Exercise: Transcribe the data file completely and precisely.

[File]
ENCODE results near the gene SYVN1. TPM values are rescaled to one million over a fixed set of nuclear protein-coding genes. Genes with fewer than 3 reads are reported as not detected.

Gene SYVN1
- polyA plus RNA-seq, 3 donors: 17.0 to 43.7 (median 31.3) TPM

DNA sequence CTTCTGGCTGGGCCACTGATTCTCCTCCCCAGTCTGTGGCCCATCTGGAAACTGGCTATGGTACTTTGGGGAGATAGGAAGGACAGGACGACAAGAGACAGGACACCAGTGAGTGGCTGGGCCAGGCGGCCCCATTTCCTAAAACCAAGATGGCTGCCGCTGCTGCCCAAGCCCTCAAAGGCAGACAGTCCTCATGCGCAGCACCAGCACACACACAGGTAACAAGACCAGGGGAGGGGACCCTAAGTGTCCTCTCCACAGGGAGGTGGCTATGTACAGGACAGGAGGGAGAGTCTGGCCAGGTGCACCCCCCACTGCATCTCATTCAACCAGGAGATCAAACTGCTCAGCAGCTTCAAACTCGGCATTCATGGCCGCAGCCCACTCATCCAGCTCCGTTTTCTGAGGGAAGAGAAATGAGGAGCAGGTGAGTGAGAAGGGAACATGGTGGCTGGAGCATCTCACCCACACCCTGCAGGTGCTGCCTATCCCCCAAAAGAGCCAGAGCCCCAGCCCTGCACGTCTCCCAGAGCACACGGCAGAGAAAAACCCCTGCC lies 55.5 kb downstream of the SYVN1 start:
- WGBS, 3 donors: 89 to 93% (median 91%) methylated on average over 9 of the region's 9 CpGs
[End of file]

ENCODE results near the gene SYVN1. TPM values are rescaled to one million over a fixed set of nuclear protein-coding genes. Genes with fewer than 3 reads are reported as not detected.

Gene SYVN1
- polyA plus RNA-seq, 3 donors: 17.0 to 43.7 (median 31.3) TPM

DNA sequence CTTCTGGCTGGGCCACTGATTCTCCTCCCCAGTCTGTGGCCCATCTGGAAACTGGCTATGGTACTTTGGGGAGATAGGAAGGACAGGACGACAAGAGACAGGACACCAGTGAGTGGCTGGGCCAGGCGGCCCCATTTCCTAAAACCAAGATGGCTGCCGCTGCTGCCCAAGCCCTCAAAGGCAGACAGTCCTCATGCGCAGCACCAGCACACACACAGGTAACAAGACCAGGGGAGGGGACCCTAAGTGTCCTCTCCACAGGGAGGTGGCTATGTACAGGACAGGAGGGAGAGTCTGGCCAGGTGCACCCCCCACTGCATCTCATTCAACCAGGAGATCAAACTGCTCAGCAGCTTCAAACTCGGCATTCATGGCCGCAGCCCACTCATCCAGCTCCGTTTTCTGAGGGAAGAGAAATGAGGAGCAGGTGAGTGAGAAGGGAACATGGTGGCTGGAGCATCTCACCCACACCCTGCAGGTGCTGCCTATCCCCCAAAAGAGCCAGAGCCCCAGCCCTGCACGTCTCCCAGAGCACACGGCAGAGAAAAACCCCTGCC lies 55.5 kb downstream of the SYVN1 start:
- WGBS, 3 donors: 89 to 93% (median 91%) methylated on average over 9 of the region's 9 CpGs